However, even if this utopian idyll existed it would do very little for those who are simply too ill to participate, a point that gets ignored constantly.

Those who have chronic illnesses and disabling conditions often look totally free of disability. You can pass them in the street and not feel the urge to stare, pat their guide-dog or lust after their wheelchair, because you haven’t noticed that they are disabled. This is because people with chronic illnesses and disabling conditions have a tendency to stay at home, indoors, and usually in bed when they are disabled by their illness. Some are hospitalised when their illness becomes noticeable. At this point the social model, as portrayed by the Government, becomes irrelevant. All that matters is the medical aspects, the treatment, and the vague belief that “some day soon” the condition will go into some form of remission. Their lives are controlled by the random fluctuations in their conditions.

The medical aspects of life are what controls the behaviours and choices these people make – “Can I cope with a crowd today?”, “Will I have enough stamina to get me to the shop and back?”. When they do go out in society it is often dictated primarily by the medical aspects of their condition.

The reform of DLA and the horrific ESA are both heavily influenced by three significant beliefs;

The belief that society will somehow become accessible, and therefore remove all barriers disabled people face, the belief that all people will get better from debilitating conditions, and the belief that sufficient financial sanctions and enforced work participation will in some way bring about the first two scenarios.

Well society won’t become instantly accessible just because DLA has been reformed, and people won’t recover from genetic life-long conditions regardless of how many times they are tested. If we don’t remind people that the medical model is as relevant as the social model, and that these reforms and cuts are based on projections, unfounded beliefs and wishful thinking, then a significant proportion of the disabled community will, in the not too distant future, get seriously shafted.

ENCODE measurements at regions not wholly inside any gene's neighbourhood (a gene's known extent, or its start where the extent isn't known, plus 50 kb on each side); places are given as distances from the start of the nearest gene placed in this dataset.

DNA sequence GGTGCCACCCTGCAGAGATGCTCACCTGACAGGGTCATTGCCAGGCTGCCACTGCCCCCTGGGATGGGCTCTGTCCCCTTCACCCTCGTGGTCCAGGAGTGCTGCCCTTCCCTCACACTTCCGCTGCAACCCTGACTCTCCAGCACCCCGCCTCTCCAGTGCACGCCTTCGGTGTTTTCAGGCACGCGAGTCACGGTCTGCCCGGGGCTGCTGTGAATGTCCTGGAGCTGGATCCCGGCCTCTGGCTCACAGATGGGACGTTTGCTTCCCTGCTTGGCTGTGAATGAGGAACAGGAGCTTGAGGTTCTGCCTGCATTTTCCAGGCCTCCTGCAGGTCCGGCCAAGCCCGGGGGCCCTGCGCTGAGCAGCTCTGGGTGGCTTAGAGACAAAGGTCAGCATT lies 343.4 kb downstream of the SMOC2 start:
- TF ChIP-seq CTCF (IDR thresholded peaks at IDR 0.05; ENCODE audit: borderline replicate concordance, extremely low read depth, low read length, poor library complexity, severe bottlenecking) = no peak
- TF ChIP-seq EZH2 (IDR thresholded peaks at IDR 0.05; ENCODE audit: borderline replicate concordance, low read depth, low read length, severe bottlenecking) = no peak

And no amount of belief or wishful thinking is going to change that.

Guest post by HossyLass, originally posted on http://benefitscroungingscum.blogspot.com/ by @bendygirl


  1. Absolutely spot on. There are things that could be said more, but this is a blog post, not a book.

    The one thing I would add is that the medical model still as relevance to those with ‘conventional’ disabilities. There is no way to equalise access to an exhibition of visual art for the blind, for instance. I have balance problems. Mobility aids offset the worst part of this, but they firstly introduce new problems (uneven paving is a problem, never mind a step) and they don’t remove all of the existing problems – I still have to move slowly, can’t corner sharply without falling (yes, even with a rollator). That’s a medical issue, not a social issue, whatever the cause.

  2. I can see people at it, and one of the places where people seem to really struggle is in attempts to classify the experience of disability as universal. They will have the same experience of disability. It is also misleading. It is important that every opportunity should be taken to communicate research findings, both inside and outside the Scottish Executive Education.
    Disability Aids